In its latest report focusing on cyber fraud, the Public Accounts Committee of Parliament recognises that Government accepts there’s still an “enormous amount of work” to be done to fight the fraudsters, with the Committee itself urging banks to shoulder more responsibility than is the case at present.
Online fraud is now the most prevalent crime in England and Wales, impacting victims not only financially, but also causing untold distress to those affected. The cost of this form of crime is estimated at a substantial £10 billion per annum, with around two million cyber-related fraud incidents perpetrated last year alone.
However, the true extent of the problem remains unknown. Only around 20% of fraud is actually reported to the police, with the emotional impact of such crime leaving many victims somewhat reluctant to come forward.
Such crime is indiscriminate, growing rapidly and shows no signs of slowing down. Urgent action from Government is needed, states the Public Accounts Committee, yet the Home Office’s response “has been too slow and the banks are unwilling to share information about the extent of fraud” with their customers. The Committee feels that the balance needs to be tipped in favour of the customer.
Online fraud is now too vast a problem for the Home Office to solve on its own, so it must work with a long list of other organisations including banks and retailers in order to combat the issue. That said, it remains the only body that can provide strategic national leadership.
Setting up the Joint Fraud Task Force in 2016 was a positive step, asserts the Public Accounts Committee, but there’s much work still to be done. “The Home Office and its partners on the Joint Fraud Task Force need to set clear objectives for what they plan to do, and by when, and also need to be more transparent about their activities, including putting information on the Home Office’s website.”
An inconsistent response
The response from local police to fraud is said to be “inconsistent” across England and Wales. “The police must prioritise online fraud alongside efforts to tackle other sorts of crime, but it’s vital that local forces receive all the support they need to do this, including when it comes to identifying, developing and sharing good practice.”
According to the Public Accounts Committee, banks are not doing enough to tackle online fraud and their response has not been proportionate to the scale of the problem. Banks need to take more responsibility and work together to tackle this problem head on. Banks now need to work on information sharing such that customers are offered more protection from scams.
Campaigns orchestrated to educate people and keep them safe online have so far been ineffective, supported as they have been by “insufficient funds and resources”.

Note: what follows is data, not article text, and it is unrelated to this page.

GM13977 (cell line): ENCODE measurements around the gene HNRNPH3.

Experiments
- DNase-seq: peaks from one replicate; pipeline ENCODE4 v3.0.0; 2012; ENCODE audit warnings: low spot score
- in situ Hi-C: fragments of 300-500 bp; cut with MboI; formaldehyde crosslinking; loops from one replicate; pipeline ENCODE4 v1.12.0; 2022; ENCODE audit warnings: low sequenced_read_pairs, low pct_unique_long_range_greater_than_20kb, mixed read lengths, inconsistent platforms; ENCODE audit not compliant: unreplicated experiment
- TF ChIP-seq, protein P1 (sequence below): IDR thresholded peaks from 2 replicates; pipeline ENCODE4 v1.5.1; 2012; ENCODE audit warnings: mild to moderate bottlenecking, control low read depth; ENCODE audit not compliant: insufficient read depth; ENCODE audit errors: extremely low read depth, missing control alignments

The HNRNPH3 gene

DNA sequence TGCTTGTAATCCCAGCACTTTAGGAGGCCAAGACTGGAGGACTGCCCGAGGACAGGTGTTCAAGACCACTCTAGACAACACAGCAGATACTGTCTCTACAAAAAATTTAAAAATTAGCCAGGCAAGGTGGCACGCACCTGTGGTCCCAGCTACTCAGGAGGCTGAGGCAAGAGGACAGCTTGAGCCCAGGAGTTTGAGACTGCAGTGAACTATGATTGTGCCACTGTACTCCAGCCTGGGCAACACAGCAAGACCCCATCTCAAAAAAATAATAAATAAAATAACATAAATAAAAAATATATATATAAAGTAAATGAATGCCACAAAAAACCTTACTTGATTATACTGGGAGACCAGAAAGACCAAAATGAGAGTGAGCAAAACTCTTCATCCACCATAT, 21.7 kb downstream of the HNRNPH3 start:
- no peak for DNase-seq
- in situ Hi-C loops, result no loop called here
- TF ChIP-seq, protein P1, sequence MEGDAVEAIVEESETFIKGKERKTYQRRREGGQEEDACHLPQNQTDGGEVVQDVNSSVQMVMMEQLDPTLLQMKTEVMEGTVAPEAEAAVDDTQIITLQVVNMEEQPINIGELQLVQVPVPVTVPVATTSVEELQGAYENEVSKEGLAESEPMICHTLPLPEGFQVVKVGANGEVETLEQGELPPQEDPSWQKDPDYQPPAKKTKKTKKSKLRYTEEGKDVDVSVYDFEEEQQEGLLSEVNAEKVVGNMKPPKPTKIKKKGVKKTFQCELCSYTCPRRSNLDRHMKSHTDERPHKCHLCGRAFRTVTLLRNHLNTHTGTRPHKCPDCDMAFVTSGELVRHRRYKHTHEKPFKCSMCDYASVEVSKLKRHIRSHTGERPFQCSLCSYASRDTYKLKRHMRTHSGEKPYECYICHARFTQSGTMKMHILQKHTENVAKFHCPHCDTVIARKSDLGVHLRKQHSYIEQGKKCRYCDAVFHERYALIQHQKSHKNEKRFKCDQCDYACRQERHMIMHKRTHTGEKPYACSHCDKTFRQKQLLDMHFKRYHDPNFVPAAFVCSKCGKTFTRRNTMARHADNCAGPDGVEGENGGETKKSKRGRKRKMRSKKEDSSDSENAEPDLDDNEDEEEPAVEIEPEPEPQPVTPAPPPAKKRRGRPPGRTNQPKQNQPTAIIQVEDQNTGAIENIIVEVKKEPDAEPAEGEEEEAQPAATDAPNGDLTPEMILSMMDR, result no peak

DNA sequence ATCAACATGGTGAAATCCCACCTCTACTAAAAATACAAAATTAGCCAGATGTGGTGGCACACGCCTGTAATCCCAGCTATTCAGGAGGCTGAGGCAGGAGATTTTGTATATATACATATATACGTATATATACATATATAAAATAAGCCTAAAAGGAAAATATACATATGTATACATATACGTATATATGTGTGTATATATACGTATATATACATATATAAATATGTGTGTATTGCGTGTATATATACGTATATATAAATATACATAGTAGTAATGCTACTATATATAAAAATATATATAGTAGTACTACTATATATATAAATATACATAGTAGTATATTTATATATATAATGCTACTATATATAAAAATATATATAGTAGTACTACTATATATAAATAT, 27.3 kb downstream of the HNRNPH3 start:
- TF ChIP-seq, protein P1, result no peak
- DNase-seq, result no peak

According to the Committee, the Home Office must also ensure that banks are committed to developing more effective ways of tackling Card Not Present fraud and that they’re held to account for this (and also when it comes to returning money to those customers who’ve been the unfortunate victims of scams).
Virulent and unprecedented threat
Public Accounts Committee chair Meg Hillier MP stated: “Online fraud is a virulent and unprecedented threat that has taken hold rapidly, causes untold misery and costs individuals and businesses billions of pounds each year. The Government accepts there’s an enormous amount of work needed to tackle the problem. It’s work that, in our view, must put people first. Banks in particular need to step up, take responsibility and focus sharply on protecting and informing their customers.”
Hillier continued: “Technology is clearly critical to combating cyber crime . Developing effective common defences should be a priority. Policing must also be more consistent. Government has a vital role to play in ensuring this happens. Meanwhile, the public cannot be left in the dark. Online fraud affects people of all ages and backgrounds. Young people are increasingly likely to fall victim to a crime which is perceived primarily as affecting the elderly and the vulnerable. The Government must be better at explaining the tricks employed by fraudsters to target different groups, and set out very clearly the action it’s taking to tackle them.”
Response from the City of London Police
In response to the Public Accounts Committee’s report into the growing threat of online fraud, Ian Dyson (Commissioner of the City of London Police, the national policing lead for fraud) said: “Partnerships are key to combating fraud. The Joint Fraud Task Force brings together a broad range of organisations with the necessary commitment to preventing fraud in our communities. As the national lead force for fraud, the City of London Police works with other police forces across the country to establish the necessary expertise needed to tackle and prevent fraud. There’s always more that can be done in this arena. We have a comprehensive plan to build on existing skills and knowledge and ensure police officers across the country have the tools they need to combat this crime.”